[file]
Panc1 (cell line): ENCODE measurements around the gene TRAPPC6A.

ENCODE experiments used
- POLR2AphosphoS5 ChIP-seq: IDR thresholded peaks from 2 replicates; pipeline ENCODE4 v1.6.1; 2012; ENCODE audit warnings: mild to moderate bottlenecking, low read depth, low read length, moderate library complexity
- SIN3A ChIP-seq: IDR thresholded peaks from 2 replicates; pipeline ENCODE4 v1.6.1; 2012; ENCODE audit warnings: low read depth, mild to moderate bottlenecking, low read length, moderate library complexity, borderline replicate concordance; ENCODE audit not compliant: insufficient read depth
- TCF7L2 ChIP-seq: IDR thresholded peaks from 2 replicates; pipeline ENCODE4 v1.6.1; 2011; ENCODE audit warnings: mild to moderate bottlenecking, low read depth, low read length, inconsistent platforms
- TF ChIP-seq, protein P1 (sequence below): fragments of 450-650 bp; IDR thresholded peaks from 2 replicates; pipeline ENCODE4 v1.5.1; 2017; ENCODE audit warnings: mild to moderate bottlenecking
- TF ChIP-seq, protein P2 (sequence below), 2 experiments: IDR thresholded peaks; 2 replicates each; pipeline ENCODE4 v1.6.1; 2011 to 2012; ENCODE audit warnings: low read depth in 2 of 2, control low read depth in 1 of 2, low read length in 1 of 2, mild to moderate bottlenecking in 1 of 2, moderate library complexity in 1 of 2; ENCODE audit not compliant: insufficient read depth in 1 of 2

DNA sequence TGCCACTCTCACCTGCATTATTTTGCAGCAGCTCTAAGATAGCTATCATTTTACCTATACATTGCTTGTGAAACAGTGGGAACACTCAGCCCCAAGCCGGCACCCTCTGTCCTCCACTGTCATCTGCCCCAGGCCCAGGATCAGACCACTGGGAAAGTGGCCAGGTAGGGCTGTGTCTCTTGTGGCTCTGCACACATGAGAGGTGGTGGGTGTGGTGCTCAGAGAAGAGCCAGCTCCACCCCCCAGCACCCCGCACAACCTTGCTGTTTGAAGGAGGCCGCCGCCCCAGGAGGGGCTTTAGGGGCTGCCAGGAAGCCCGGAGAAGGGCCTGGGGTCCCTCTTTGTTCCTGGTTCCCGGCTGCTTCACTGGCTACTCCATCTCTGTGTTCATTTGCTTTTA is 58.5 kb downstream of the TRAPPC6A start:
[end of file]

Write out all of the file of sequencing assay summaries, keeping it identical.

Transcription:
Panc1 (cell line): ENCODE measurements around the gene TRAPPC6A.

ENCODE experiments used
- POLR2AphosphoS5 ChIP-seq: IDR thresholded peaks from 2 replicates; pipeline ENCODE4 v1.6.1; 2012; ENCODE audit warnings: mild to moderate bottlenecking, low read depth, low read length, moderate library complexity
- SIN3A ChIP-seq: IDR thresholded peaks from 2 replicates; pipeline ENCODE4 v1.6.1; 2012; ENCODE audit warnings: low read depth, mild to moderate bottlenecking, low read length, moderate library complexity, borderline replicate concordance; ENCODE audit not compliant: insufficient read depth
- TCF7L2 ChIP-seq: IDR thresholded peaks from 2 replicates; pipeline ENCODE4 v1.6.1; 2011; ENCODE audit warnings: mild to moderate bottlenecking, low read depth, low read length, inconsistent platforms
- TF ChIP-seq, protein P1 (sequence below): fragments of 450-650 bp; IDR thresholded peaks from 2 replicates; pipeline ENCODE4 v1.5.1; 2017; ENCODE audit warnings: mild to moderate bottlenecking
- TF ChIP-seq, protein P2 (sequence below), 2 experiments: IDR thresholded peaks; 2 replicates each; pipeline ENCODE4 v1.6.1; 2011 to 2012; ENCODE audit warnings: low read depth in 2 of 2, control low read depth in 1 of 2, low read length in 1 of 2, mild to moderate bottlenecking in 1 of 2, moderate library complexity in 1 of 2; ENCODE audit not compliant: insufficient read depth in 1 of 2

DNA sequence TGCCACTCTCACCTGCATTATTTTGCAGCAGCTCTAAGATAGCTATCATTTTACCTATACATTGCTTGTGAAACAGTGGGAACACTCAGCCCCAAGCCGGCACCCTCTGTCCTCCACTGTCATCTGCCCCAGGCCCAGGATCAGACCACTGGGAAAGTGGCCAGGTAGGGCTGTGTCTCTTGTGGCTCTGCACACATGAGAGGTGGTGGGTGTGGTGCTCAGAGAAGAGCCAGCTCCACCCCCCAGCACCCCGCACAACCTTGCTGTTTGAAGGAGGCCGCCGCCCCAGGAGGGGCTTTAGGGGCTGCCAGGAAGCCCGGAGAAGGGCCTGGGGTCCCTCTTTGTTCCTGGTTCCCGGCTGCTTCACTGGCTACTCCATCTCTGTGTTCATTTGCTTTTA is 58.5 kb downstream of the TRAPPC6A start: